DENIS Litherland, one the town’s most popular rugby league characters, has the distinction of serving three of St Helens’ most iconic institutions – Pilkington Recs, Saints and Bartons Pickles.

In fact, it is a now 49-year association with the latter of that St Helens holy trinity that saw Phil Veivers nickname this popular 80s wingman “the Flying Popman”.

In a modern era where professional Saints players are groomed through scholarships and then signed up via the Academy, Litherland’s story is a reminder to how the game was played in the decade before the full time Super League - when players combined work with rugby.

St Helens Star:

A three-quarter, he was signed by Saints five weeks before his 21st birthday after impressing for Recs in their John Player Trophy first round match against Wigan at Knowsley Road in September 1979.

The Red, Amber and Blacks gave the Cherry and Whites quite a battle before succumbing 18-9, and a week later the former Central Modern secondary school pupil had signed on the dotted line for Saints chairman Harry Cook.

He joined a Saints team that was in transition, with the legendary 70s double act Les Jones and Roy Mathias still holding down the wing spots at the club.

Nevertheless, the former Pilks man grabbed his early opportunities well and had the distinction of scoring on debut against Leeds at Headingley. That was what would be the first of 38 tries in 142 appearances in the Red Vee.

St Helens Star: Saints class of 1981-82

His final Saints appearance was the victory over the touring Auckland side in November 1987, a victory that bookends his role at centre in the win over the Kiwis in 1980.

But it is a now infamous game against another touring side that he can quickly recall with a smile declaring: “They looked big from behind, because that’s all we saw of em.”

Litherland marked Kerry Boustead that afternoon, with Barry Ledger having his hands full against Eric ‘Rolling Thunder’ Grothe on the other flank.

He continued: “That game was a barometer when we played the Invincibles, and we then knew how far English rugby was behind the Australian game.

“They beat us 32-0 and as I remember, Australia put in a complaint that we had put in a weakened side because we were playing Warrington in the Lancashire Cup final the week after and said that they won't play Saints again.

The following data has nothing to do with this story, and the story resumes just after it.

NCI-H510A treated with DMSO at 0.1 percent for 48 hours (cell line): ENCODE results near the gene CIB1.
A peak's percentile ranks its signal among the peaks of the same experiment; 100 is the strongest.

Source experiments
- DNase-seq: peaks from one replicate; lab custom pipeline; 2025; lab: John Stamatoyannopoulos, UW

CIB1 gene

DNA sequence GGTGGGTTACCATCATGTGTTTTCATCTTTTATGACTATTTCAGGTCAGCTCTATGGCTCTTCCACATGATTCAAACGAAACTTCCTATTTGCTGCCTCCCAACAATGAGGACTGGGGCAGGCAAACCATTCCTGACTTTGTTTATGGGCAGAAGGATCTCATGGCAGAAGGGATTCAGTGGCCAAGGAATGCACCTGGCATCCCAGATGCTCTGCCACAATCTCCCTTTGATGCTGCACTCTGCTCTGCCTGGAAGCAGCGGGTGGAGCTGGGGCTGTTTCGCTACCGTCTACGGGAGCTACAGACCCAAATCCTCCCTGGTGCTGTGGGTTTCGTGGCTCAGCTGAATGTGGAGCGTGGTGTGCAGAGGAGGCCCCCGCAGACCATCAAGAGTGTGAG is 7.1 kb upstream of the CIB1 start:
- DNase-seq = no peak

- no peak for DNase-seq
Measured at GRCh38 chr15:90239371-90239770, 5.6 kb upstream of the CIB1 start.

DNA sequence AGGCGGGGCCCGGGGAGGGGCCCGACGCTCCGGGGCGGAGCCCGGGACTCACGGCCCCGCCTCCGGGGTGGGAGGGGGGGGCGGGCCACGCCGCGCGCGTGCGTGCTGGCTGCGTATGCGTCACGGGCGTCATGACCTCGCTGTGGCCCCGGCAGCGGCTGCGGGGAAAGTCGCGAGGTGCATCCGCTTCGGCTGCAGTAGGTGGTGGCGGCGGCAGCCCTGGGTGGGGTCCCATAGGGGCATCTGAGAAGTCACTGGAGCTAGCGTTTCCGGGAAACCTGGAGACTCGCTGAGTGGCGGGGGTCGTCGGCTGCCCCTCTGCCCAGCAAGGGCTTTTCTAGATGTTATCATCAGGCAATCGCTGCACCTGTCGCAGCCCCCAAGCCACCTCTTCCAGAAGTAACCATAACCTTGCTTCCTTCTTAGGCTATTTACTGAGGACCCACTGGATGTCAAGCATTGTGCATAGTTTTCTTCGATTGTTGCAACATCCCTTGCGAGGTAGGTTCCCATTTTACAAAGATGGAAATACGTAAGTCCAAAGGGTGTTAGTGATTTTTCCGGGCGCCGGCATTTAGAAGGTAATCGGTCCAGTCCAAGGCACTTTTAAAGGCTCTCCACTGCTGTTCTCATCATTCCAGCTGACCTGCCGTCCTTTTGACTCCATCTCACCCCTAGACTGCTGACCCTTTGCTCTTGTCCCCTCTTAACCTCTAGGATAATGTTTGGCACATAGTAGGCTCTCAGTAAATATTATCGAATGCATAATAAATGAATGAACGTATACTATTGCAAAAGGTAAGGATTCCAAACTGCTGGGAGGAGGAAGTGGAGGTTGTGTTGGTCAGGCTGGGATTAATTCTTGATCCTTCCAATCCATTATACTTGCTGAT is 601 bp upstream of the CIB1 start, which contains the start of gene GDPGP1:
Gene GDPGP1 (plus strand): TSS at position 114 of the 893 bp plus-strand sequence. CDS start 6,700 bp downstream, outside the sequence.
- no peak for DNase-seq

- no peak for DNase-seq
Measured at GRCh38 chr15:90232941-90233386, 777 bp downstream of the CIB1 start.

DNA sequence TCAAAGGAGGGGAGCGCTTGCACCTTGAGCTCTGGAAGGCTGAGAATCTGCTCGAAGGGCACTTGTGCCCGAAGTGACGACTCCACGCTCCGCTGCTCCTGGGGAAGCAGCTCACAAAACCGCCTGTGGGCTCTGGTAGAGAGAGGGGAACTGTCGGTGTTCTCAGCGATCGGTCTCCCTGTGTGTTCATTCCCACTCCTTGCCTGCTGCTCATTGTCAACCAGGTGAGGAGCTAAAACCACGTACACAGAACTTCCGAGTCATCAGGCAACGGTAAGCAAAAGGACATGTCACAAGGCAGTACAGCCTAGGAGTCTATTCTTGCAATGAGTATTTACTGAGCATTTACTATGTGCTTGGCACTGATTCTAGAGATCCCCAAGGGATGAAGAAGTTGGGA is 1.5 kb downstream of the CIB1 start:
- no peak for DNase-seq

“Then they went on to thrash even the top teams who playing their full sides.”

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Eric Ashton was coach when Litherland signed, and he went on to play under Kel Coslett, Billy Benyon and Alex Murphy for a team that transitioned in the 80s after the Dad’s Army cup-winning team had broken up.

That Saints transition was given a rocket boost when one of the players they had found hard to handle in that 1982 tour game joined Saints for an eight-month spell.

After seven trophyless lean years, Saints suddenly two pots on the Knowsley Road sideboard to polish.

Litherland said: “When I signed in 1979 there was a lot of players who were coming to the end.

“Saints had had that spell of winning everything in the 60s and then 70s and everybody retired or left and then it was tough.

“That changed in 1984 but for me as a talking point, everybody says Mal Meninga was the best Aussie that he'd ever signed - but for me it was Phil Veivers.

“Mal was a fantastic player – he really was, but what we got out of Phil was four or five times as much as Mal gave us in one season.”

And he explained how it was Veivers who came to give him a nickname that stuck.

“I have been working at Bartons since I was aged 10 and have been delivery man on the same round for a good few years now.

“But in the mid-80s Billy Benyon used to have us training on a Saturday morning ahead of the Sunday game.

“Well, Saturday morning was a workday – so I used to have to park the wagon outside training and as I pulled in Phil would shout, ‘Here he is, the Flying Popman’.

“Trouble is by the time I got back to the van afterwards half the stuff had been robbed by the lads and they had filled their cars!

“They were good times, though.”

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After leaving Saints, Litherland signed for Trafford Borough and then he followed a familiar route back to City Road where he once again donned the famous Red, Amber and Black.

He explained: “After I had about eight-and-a-half years at Saints I could not just stop rugby - you've got to find another outlet to keep your interest and mine was going back to Pilks.

“I still go and watch Pilks now but I'm just a spectator these days, I don't have put the pads away or clean the changing rooms.”

In keeping an eye on the amateur game, Litherland reflects on his rugby own journey – and feels that clubs are missing a trick in the way that pathway from open age amateur to Super League rugby is now largely blocked.

“They don't get many who get signed on now as late as 21.

“It seems to be now that everyone is going through the Academy system to get any chance of being signed on.

“If you go around and have a look at some of these amateur games there are players there who you think to yourself ‘that lad could make it if you gave him the chance’,” he said.